God calls us to stay in, even when the evidence suggests it’s a lost cause. But that evidence really is interpreted through a lens that may not have God in focus. The story of Jesus’ life and death look like a lost cause. People looked to Jesus as leader, as king, and maybe even as magician. And yet, Jesus was put to death on a cross and laid in a tomb and left for dead. Stay in, hold on, wait for it…. Mary and the other women return to the tomb to anoint the body and God does a new thing. Remember that seed? The day you plant it, it looks nothing like the fruit you will eventually pick and eat. When the seed goes into the ground, it sure doesn’t look like the apple that one day hangs on the tree. Burying the seed in the ground looks a lot like death, and yet what emerges is new life. Letting go of our old selves, our addictions, our need to control, our need for power, is a lot like being buried with Jesus, to rise again as new creations. Stay in for the long haul, the arc bends toward joy.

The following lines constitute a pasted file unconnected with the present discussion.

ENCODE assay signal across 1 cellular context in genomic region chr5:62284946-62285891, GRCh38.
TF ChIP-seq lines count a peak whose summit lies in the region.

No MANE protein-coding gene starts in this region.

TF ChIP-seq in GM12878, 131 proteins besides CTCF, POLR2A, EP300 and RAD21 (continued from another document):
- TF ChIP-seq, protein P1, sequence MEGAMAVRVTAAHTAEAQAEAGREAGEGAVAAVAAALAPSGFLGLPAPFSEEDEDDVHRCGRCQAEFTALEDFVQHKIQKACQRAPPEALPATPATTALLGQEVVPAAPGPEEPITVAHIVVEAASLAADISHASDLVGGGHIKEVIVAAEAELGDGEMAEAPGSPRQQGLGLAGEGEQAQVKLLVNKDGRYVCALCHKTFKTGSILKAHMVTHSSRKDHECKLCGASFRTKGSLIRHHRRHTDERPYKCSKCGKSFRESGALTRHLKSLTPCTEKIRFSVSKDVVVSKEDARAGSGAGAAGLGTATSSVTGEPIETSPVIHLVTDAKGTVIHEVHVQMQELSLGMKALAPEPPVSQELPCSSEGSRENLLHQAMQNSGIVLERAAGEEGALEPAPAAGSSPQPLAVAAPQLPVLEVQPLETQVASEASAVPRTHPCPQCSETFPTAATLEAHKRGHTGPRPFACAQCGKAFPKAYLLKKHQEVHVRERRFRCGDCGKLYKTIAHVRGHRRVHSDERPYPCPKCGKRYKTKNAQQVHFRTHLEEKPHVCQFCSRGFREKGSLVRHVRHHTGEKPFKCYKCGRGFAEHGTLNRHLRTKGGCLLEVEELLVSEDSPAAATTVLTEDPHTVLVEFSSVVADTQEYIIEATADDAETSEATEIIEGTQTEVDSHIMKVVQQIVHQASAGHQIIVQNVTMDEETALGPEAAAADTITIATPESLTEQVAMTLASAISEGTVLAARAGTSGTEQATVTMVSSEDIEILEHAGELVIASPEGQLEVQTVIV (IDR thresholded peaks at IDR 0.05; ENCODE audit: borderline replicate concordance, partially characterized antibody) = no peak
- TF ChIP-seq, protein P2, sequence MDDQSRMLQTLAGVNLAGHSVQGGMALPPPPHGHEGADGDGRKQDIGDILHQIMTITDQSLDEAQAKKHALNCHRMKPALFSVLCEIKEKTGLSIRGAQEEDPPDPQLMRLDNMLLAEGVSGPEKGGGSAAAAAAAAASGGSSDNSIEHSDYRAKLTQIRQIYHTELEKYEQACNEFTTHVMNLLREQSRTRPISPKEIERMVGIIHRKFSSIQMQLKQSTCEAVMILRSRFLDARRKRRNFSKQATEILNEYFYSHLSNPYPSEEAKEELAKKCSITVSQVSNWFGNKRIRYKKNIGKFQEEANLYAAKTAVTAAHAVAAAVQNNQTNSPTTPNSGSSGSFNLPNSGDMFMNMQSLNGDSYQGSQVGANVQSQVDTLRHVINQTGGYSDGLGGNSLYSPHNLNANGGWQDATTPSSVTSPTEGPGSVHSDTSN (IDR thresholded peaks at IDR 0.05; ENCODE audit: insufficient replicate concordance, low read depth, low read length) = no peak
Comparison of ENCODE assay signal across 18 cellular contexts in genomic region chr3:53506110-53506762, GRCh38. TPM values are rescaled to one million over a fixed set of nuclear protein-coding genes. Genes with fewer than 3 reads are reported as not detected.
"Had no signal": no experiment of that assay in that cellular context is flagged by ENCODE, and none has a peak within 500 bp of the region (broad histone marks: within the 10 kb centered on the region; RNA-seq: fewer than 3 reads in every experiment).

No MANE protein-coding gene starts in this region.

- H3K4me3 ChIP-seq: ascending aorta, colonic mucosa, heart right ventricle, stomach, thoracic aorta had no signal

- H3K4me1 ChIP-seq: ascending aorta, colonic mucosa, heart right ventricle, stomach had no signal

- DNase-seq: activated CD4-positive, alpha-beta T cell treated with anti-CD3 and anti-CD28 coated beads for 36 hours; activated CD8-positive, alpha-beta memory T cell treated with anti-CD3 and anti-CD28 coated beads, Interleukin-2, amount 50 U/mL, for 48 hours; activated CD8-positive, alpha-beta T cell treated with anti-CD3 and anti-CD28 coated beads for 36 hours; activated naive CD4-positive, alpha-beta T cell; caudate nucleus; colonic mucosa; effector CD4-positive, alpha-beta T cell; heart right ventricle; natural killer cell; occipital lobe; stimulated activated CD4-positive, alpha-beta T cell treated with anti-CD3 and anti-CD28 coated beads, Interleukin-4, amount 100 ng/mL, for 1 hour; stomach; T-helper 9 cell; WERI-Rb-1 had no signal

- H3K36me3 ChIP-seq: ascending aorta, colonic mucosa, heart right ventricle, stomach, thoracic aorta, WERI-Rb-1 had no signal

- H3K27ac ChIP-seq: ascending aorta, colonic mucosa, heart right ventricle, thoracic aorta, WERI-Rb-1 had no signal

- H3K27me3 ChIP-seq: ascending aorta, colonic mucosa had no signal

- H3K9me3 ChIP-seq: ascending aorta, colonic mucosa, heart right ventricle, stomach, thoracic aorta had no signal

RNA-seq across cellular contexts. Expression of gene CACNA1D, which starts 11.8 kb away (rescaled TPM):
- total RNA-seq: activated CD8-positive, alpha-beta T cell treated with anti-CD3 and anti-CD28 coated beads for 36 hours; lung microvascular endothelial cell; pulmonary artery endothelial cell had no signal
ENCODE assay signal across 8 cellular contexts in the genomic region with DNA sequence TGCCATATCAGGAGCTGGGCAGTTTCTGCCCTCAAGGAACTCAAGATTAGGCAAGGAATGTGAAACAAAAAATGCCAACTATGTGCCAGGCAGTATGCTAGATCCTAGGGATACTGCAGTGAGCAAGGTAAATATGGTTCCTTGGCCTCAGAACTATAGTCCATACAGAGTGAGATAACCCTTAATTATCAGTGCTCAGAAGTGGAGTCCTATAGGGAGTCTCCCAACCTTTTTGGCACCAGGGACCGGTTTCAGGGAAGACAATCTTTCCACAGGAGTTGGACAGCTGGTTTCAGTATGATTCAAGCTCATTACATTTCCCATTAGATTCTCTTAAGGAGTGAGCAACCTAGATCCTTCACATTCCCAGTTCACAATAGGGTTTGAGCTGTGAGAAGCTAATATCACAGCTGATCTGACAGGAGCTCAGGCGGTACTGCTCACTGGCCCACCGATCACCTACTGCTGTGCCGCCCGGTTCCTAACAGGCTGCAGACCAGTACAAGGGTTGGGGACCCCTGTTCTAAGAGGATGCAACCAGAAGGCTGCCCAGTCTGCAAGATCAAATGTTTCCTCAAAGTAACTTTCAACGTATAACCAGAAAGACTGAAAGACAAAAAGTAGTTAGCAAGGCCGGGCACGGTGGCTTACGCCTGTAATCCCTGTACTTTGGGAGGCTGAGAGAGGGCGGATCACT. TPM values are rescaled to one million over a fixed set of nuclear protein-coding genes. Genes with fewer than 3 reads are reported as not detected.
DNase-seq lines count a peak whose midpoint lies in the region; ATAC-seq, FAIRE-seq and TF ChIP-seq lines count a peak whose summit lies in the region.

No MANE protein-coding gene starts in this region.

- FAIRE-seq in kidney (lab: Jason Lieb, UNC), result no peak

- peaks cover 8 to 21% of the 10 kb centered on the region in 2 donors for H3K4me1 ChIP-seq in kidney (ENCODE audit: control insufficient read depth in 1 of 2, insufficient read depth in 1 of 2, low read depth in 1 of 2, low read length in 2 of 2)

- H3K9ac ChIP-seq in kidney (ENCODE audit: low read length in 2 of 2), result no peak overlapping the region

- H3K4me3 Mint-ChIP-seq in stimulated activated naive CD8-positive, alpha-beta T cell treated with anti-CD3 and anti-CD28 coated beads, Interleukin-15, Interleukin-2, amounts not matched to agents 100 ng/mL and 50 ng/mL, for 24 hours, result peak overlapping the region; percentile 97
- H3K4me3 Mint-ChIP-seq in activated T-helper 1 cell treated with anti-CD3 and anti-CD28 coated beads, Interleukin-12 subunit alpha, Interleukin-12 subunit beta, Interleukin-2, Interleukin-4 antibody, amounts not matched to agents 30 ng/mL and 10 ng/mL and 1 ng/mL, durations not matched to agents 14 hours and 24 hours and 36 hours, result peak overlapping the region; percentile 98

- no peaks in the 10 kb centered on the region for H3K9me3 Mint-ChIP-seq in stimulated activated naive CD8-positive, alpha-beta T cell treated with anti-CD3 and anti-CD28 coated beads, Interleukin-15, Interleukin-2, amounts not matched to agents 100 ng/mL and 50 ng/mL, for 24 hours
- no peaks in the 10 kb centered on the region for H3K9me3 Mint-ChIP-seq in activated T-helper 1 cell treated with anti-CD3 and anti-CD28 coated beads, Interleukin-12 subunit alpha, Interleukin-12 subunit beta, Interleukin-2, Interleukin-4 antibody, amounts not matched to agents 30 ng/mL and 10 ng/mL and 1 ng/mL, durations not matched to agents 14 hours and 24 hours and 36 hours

Stay in when God doesn’t answer your prayers the way you want God to answer your prayers. How hard is that? You and I both know God is God, and we are not. How many times have you heard, no, not now, maybe even no, not ever. What we think is best for us is often not what is best for us. And yet, God loves us so very much God lets us choose, God even lets us fail. These are not the times to turn our back on God because God didn’t do it our way. Stay in, participate in this relationship God gives us. Stay in and don’t let the world beat you down.